Heading 1 Tags

While the page title may be one of the first things that a user sees that draws them to your site, the Heading 1 tag (H1) on the page is key to getting a good search engine ranking. The H1 tag should inform both users and search engines as to the page’s subject. Search engines generally view this tag as being of higher importance than other HTML elements on a page, and they will use it to help identify keywords of the page. Once the search engines have those keywords identified, you’ll have a much better chance of having your page show up in a search for those keywords.

Page Content

The third key place to use your keywords on each page is in the site content, such as within paragraphs and lists. Having the keywords show up again in the content will, in essence, confirm to search engines that this is the ideal keyword for the given page. However, be sure not to use your keyword too often. If a keyword is used too often, most search engines will assume you are tricking them into a higher ranking. In general, attempting to trick search engines will not work, and is likely to hurt your page ranking. This practice could even result in your site being kicked out of ranking.

Using your keywords in these three key places will help your page get both a better page ranking and a better user click rate. If you haven’t determined your keywords yet, contact Full Scope Creative. We can run a keyword report and go over some possible changes to make on your site in order to get a better page ranking.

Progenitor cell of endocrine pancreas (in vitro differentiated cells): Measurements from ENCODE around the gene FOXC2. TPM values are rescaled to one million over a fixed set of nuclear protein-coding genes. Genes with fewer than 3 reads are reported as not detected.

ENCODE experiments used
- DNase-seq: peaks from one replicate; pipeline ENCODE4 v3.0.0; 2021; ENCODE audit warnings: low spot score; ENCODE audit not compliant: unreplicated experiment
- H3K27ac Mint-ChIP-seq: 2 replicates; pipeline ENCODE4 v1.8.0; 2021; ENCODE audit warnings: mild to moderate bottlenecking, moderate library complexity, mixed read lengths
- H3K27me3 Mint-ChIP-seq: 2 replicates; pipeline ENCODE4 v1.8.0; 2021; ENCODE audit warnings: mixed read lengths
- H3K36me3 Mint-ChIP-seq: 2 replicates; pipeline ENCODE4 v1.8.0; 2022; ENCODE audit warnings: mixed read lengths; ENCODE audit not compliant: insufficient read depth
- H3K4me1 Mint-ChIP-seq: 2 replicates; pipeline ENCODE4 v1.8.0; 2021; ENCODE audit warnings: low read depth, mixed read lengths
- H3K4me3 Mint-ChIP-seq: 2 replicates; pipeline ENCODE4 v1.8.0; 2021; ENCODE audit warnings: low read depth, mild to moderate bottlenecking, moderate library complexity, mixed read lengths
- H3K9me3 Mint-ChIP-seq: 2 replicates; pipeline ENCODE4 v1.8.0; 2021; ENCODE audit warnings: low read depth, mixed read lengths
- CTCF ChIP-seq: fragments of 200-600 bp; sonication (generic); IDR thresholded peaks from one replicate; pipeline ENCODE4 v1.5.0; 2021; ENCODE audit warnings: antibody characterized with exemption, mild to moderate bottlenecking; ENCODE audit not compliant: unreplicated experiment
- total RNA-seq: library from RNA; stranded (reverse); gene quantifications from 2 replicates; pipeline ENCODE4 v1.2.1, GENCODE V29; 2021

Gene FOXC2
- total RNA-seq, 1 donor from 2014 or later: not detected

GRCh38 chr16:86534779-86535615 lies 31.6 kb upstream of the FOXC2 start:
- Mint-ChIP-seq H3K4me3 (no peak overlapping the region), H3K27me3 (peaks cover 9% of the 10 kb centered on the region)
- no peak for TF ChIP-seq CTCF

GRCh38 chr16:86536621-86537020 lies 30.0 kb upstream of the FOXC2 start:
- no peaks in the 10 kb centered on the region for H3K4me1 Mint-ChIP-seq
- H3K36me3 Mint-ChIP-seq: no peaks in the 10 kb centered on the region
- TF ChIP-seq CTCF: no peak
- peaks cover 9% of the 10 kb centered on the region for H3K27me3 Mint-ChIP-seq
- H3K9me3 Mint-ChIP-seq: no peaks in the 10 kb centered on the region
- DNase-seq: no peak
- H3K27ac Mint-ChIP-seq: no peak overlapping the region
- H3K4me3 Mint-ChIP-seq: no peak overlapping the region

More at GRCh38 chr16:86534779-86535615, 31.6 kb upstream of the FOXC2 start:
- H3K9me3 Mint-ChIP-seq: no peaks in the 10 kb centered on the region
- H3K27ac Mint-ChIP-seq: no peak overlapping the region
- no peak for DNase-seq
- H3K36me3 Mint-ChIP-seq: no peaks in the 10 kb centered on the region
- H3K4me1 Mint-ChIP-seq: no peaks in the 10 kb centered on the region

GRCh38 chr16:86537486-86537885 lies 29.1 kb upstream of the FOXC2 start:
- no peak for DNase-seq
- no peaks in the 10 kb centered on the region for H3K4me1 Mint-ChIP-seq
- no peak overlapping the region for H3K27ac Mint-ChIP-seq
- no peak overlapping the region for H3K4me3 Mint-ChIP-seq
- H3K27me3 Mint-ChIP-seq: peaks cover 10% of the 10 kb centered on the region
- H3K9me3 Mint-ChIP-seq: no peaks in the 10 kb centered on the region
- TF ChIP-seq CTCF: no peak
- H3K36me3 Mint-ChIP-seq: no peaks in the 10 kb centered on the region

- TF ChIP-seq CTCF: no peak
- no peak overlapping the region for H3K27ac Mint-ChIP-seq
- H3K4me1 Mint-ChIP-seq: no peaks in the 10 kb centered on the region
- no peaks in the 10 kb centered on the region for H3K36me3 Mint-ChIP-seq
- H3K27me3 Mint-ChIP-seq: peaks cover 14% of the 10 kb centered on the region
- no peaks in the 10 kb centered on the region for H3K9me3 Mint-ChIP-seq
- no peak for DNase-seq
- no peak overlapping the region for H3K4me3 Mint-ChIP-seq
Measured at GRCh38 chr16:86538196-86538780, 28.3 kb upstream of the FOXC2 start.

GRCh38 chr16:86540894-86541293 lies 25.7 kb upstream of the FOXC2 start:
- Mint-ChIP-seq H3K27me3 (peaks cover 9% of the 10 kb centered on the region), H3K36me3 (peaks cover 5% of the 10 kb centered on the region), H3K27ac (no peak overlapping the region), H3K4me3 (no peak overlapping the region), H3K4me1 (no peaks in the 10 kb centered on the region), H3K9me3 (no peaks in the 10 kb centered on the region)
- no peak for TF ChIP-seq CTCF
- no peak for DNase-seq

Is the Meta Description Still Important?

One of the rules I often tell people about SEO (search engine optimization) is to do things for human users only – NOT for search engines. One of the most important things to do to help a user find your site actually does very little for a search engine perspective. Years ago, search engines such as Google and Yahoo, used to read through a web page’s Meta description. Today, however, search engines pay little to no attention to Meta descriptions. That said, they are still a very important part of any site’s SEO.

So if a search engine pays such little attention to the Meta description, why is it so important? Simple – we humans read it when we do search. When someone does a search on any of the leading search engines, the sentence or short paragraph description of the site is the Meta description. It’s those 150 or so characters that describe what the page is about and give us a quick snapshot of what we’re going to find on that particular page.

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In the above image, the text inside the red boxes is the Meta description. In the second listing, you’ll notice the ellipsis (“…”) at the end. That particular page’s Meta description went over the 150 – 160 character recommendation so anything after that is simply left off.